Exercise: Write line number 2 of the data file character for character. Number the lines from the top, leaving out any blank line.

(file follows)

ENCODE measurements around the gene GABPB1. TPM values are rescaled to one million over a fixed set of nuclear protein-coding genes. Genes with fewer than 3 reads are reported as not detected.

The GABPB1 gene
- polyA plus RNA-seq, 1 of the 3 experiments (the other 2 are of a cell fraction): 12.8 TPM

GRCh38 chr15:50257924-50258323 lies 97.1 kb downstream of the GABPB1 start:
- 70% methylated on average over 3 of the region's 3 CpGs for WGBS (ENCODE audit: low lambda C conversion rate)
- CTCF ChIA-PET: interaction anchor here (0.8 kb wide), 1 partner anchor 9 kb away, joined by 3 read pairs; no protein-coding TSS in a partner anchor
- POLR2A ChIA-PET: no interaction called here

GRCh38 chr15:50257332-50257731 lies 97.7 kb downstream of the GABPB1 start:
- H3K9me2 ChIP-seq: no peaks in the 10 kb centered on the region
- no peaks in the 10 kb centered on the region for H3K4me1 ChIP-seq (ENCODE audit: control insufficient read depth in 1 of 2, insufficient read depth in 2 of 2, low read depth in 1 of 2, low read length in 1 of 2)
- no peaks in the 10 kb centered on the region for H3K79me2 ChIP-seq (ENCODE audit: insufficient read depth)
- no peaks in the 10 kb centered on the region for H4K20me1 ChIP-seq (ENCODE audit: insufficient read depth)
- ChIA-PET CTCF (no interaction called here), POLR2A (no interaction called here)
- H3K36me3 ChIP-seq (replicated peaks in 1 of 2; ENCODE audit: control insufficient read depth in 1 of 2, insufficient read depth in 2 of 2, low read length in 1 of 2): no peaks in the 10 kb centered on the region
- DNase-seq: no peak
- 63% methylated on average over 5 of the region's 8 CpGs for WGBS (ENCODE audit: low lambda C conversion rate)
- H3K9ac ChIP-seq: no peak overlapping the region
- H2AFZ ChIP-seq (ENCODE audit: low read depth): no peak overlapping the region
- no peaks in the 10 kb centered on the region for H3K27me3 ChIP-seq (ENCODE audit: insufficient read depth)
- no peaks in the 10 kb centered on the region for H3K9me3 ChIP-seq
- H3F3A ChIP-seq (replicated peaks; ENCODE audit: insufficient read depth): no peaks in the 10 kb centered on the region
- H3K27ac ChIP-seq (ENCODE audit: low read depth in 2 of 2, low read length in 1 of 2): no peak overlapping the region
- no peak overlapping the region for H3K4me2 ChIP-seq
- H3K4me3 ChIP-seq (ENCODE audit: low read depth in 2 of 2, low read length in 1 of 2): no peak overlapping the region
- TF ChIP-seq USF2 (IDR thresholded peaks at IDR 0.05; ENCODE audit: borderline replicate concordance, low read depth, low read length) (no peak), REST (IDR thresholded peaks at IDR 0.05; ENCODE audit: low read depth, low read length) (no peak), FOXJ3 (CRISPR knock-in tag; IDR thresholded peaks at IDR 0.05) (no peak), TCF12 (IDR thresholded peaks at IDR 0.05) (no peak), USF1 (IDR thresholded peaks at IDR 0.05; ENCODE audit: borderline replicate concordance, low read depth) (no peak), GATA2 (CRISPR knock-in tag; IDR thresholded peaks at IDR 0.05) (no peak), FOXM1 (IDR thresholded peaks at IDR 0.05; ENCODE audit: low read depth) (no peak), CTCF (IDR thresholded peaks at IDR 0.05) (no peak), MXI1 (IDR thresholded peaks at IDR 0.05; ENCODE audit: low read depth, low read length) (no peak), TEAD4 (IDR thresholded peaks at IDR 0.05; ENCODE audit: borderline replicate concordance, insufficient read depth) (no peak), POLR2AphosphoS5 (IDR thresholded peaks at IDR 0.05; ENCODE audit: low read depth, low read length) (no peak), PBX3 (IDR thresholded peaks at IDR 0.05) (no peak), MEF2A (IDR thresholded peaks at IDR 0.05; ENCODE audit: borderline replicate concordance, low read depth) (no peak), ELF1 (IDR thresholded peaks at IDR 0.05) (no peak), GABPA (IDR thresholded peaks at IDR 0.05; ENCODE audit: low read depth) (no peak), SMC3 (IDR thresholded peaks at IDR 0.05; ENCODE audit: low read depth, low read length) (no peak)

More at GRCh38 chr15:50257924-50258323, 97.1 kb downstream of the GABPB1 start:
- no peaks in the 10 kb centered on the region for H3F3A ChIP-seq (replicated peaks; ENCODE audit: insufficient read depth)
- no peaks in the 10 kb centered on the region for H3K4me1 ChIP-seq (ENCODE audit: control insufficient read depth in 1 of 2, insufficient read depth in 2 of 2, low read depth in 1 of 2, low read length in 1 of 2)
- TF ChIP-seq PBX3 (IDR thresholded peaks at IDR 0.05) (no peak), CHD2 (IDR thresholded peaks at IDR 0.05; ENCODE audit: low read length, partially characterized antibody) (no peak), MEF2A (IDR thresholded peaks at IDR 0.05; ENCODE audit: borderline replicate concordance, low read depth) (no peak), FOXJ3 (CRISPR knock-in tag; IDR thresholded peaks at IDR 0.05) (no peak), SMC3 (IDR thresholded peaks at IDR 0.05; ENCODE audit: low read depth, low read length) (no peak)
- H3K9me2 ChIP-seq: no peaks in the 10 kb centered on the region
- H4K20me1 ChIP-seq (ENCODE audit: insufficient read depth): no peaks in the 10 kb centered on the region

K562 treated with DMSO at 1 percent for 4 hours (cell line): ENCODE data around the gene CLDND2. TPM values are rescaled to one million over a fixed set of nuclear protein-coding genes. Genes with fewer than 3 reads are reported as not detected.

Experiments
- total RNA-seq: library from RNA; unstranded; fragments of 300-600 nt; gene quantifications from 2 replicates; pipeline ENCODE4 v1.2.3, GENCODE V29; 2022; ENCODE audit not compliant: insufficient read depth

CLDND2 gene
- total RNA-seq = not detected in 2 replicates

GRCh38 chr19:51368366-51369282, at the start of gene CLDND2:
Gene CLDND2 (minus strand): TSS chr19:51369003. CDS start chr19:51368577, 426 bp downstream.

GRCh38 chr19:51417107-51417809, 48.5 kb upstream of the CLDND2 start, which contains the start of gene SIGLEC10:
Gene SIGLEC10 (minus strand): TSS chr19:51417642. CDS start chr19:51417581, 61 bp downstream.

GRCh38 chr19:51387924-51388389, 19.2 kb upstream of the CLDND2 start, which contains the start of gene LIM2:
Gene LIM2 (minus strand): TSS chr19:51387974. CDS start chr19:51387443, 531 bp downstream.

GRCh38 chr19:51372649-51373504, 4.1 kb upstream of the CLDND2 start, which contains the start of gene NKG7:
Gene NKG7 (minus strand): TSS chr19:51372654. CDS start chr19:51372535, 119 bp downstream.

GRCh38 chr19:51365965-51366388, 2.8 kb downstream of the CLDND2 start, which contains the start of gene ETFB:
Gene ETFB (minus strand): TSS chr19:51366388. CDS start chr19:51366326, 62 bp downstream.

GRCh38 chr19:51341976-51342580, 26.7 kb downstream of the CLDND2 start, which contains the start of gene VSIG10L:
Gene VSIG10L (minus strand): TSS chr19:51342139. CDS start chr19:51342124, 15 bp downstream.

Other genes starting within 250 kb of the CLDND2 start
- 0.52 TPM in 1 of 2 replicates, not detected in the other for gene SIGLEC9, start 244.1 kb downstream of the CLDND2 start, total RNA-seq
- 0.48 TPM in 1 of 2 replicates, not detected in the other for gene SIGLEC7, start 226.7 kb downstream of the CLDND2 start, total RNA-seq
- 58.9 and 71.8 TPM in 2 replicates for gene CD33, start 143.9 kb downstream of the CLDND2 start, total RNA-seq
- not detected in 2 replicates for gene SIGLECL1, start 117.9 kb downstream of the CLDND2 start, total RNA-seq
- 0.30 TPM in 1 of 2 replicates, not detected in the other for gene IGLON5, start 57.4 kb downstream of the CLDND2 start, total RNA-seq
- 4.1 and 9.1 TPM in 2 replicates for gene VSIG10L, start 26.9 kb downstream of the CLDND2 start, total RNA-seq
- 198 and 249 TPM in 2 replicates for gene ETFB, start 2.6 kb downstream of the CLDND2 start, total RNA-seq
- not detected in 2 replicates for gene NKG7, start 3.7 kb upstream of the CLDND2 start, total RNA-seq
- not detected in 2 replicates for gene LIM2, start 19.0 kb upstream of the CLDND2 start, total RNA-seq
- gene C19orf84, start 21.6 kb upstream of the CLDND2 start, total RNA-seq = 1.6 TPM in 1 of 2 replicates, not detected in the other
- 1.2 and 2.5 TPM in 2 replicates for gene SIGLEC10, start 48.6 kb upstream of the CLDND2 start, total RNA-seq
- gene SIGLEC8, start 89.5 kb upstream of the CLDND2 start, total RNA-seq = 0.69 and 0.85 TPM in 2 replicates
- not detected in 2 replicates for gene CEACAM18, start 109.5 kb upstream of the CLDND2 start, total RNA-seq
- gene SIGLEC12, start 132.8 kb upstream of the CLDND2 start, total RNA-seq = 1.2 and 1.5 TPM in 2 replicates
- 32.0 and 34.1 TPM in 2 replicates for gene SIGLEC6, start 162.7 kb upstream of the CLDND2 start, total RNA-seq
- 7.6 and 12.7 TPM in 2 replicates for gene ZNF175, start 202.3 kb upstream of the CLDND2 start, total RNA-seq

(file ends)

The GABPB1 gene